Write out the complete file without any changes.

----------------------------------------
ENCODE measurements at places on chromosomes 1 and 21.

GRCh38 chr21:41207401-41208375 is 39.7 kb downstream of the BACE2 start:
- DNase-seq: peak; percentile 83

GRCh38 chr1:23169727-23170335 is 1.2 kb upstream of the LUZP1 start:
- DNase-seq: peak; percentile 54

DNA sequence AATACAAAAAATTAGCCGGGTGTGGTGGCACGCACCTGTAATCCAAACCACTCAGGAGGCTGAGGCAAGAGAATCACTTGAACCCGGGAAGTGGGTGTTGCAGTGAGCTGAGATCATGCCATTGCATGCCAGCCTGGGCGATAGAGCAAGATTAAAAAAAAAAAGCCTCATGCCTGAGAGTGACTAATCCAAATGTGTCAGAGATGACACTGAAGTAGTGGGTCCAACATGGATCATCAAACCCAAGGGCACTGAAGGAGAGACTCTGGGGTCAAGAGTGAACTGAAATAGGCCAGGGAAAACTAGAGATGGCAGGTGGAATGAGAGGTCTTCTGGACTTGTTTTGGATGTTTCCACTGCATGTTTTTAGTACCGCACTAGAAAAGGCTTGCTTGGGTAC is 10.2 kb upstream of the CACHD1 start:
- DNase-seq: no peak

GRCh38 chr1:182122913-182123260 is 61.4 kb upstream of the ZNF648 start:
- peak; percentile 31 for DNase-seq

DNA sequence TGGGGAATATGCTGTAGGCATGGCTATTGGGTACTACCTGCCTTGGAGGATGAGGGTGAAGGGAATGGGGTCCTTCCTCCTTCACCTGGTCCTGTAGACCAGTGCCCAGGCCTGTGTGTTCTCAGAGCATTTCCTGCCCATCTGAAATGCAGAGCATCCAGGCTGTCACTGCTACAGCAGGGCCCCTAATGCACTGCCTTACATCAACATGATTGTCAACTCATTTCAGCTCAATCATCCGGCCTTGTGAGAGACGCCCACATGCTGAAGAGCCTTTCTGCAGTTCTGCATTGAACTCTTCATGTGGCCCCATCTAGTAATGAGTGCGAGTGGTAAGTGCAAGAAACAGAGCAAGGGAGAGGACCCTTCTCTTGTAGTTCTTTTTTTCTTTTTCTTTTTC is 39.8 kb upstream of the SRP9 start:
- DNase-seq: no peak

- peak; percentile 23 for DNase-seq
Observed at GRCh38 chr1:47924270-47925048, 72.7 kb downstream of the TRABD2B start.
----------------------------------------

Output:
ENCODE measurements at places on chromosomes 1 and 21.

GRCh38 chr21:41207401-41208375 is 39.7 kb downstream of the BACE2 start:
- DNase-seq: peak; percentile 83

GRCh38 chr1:23169727-23170335 is 1.2 kb upstream of the LUZP1 start:
- DNase-seq: peak; percentile 54

DNA sequence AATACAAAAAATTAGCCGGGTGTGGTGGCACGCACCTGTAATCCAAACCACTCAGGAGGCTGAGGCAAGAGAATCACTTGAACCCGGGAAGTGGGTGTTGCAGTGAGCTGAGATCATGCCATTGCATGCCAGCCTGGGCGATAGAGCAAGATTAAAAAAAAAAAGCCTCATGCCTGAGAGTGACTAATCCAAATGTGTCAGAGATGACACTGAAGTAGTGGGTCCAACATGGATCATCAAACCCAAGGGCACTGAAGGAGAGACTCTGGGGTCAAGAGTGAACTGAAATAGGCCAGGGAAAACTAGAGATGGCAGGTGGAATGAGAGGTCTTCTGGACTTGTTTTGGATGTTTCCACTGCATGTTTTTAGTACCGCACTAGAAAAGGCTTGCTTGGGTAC is 10.2 kb upstream of the CACHD1 start:
- DNase-seq: no peak

GRCh38 chr1:182122913-182123260 is 61.4 kb upstream of the ZNF648 start:
- peak; percentile 31 for DNase-seq

DNA sequence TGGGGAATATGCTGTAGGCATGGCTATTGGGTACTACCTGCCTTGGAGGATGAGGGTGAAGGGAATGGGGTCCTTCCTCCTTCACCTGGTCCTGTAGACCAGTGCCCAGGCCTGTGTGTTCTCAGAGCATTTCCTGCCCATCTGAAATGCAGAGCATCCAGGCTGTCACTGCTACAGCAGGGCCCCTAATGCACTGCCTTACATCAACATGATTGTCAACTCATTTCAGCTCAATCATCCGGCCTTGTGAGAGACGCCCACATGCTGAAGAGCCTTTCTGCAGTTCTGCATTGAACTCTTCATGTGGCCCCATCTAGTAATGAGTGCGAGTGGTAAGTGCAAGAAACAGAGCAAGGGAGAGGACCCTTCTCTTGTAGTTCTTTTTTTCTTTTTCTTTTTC is 39.8 kb upstream of the SRP9 start:
- DNase-seq: no peak

- peak; percentile 23 for DNase-seq
Observed at GRCh38 chr1:47924270-47925048, 72.7 kb downstream of the TRABD2B start.